Keywords: Systemic risk, banks, consolidation

FEDS 2001-32
Reexamining Stock Valuation and Inflation: The Implications of Analysts' Earnings Forecasts


This paper examines the effect of inflation on stock valuations and expected long-run returns. Ex ante estimates of expected long-run returns are constructed by incorporating analysts' earnings forecasts into a variant of the Campbell-Shiller dividend-price ratio model. The negative relation between equity valuations and expected inflation is found to be the result of two effects: a rise in expected inflation coincides with both (i) lower expected real earnings growth and (ii) higher required real returns. The earnings channel mostly reflects a negative relation between expected long-term earnings growth and expected inflation. The effect of expected inflation on required (long-run) real stock returns is also substantial. A one percentage point increase in expected inflation is estimated to raise required real stock returns about one percentage point, which on average would imply a 20 percent decline in stock prices. But the inflation factor in expected real stock returns is also in long-term Treasury yields; consequently, expected inflation has little effect on the long-run equity premium.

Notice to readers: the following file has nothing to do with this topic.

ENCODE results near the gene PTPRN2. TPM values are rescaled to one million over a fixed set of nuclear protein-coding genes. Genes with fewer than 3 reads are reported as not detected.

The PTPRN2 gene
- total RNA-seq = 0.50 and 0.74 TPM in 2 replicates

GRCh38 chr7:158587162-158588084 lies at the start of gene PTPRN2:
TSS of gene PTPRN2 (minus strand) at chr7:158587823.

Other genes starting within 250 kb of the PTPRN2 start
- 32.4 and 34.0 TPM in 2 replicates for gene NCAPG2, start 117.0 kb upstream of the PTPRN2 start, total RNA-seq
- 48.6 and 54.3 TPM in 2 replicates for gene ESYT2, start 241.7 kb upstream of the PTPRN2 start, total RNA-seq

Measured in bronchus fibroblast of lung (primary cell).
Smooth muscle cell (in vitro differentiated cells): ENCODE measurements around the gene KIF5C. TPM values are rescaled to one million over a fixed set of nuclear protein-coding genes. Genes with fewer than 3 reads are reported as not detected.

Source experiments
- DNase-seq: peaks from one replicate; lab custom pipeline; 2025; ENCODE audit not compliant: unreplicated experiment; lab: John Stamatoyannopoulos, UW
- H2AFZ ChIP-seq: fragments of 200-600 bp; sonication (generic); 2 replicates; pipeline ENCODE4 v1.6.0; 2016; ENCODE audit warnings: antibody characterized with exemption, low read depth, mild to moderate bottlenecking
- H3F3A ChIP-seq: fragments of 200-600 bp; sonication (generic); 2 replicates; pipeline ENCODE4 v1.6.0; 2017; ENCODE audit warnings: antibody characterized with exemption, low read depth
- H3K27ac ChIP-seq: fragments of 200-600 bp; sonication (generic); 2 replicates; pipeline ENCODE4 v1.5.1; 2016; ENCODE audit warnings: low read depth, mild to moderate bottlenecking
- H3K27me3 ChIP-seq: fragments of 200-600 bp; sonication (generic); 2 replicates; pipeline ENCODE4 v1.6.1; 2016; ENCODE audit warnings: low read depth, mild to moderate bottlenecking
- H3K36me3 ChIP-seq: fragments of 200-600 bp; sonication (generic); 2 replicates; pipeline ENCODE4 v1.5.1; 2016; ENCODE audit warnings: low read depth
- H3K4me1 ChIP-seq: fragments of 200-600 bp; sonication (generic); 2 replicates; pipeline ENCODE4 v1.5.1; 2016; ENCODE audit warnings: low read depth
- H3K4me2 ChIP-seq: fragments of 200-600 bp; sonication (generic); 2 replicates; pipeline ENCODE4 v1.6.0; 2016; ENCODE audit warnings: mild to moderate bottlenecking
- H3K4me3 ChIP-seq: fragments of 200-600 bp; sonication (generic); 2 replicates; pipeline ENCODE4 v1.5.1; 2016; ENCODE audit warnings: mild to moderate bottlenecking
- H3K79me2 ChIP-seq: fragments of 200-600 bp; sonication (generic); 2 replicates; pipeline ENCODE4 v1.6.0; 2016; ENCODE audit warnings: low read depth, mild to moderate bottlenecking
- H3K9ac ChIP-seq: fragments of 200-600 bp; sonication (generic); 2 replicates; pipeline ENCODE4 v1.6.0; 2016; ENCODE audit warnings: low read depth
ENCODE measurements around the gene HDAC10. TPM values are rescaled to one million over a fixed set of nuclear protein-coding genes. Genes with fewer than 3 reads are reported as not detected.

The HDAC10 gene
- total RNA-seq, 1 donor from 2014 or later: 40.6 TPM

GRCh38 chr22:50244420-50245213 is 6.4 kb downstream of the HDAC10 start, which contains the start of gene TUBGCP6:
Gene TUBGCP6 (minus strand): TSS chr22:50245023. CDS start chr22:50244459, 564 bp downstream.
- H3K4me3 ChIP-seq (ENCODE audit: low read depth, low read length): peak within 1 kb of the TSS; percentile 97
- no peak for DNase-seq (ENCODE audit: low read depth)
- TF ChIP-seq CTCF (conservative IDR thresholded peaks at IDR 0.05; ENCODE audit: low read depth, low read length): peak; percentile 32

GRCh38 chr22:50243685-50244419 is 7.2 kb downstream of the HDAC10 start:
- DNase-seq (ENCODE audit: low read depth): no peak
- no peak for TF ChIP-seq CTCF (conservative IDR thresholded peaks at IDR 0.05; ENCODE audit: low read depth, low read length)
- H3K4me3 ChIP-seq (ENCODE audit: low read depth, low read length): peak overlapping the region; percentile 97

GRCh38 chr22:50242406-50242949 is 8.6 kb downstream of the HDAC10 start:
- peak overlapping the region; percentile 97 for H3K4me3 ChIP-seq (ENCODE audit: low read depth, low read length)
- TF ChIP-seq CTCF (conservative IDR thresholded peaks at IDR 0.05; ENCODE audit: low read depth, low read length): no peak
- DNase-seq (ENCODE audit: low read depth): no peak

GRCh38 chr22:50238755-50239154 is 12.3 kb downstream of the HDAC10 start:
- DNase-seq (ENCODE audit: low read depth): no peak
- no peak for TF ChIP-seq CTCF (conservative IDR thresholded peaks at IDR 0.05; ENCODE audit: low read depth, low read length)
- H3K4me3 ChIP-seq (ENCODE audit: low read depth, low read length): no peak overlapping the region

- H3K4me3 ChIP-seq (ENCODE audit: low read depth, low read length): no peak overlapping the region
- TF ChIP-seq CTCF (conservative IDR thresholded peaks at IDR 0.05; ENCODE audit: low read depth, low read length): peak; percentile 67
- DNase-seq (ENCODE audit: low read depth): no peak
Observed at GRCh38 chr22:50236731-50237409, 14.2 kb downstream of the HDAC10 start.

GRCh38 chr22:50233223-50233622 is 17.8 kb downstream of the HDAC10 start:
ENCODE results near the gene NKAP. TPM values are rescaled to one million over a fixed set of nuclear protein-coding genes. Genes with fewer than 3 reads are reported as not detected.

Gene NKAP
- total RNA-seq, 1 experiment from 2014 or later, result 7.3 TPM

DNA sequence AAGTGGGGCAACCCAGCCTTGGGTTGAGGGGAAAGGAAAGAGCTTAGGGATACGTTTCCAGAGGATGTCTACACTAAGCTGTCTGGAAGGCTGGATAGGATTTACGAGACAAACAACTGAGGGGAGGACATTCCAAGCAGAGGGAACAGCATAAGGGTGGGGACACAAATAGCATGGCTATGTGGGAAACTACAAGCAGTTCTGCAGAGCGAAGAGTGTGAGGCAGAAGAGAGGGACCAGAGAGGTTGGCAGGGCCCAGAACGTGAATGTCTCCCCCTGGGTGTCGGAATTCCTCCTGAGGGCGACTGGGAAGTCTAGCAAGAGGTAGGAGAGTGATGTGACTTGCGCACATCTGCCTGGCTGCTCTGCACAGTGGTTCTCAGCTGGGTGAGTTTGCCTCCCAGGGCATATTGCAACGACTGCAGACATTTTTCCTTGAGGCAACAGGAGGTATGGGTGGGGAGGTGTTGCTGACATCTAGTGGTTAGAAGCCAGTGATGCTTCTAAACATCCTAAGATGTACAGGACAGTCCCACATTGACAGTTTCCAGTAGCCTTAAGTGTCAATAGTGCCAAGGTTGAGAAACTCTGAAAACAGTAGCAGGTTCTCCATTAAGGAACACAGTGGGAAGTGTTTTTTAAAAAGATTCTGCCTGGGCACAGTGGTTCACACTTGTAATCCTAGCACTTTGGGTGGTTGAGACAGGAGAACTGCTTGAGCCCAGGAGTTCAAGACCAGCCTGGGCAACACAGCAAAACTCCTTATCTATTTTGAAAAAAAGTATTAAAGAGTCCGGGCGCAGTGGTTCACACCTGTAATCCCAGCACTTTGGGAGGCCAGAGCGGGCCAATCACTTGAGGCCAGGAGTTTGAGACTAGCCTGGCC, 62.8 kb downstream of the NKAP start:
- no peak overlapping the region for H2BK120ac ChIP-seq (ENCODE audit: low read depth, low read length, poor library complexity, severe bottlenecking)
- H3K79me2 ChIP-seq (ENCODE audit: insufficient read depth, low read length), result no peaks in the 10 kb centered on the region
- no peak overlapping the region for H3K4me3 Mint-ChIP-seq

Keywords: Inflation, stock returns, equity premium, price-earnings ratio

FEDS 2001-31
How Accurate Are Value-at-Risk Models at Commercial Banks?

Jeremy Berkowitz and James O'Brien


In recent years, the trading accounts at large commercial banks have grown substantially and become progressively more diverse and complex. We provide descriptive statistics on the trading revenues from such activities and on the associated Value-at-Risk forecasts internally estimated by banks. For a sample of large bank holding companies, we evaluate the performance of banks' trading risk models by examining the statistical accuracy of the VaR forecasts. Although a substantial literature has examined the statistical and economic meaning of Value-at-Risk models, this article is the first to provide a detailed analysis of the performance of models actually in use.

Full paper (26851 KB Postscript)

Keywords: Market risk, portfolio model, value-at-risk, volatility

FEDS 2001-30
New Tests of the New-Keynesian Phillips Curve

Jeremy Rudd and Karl Whelan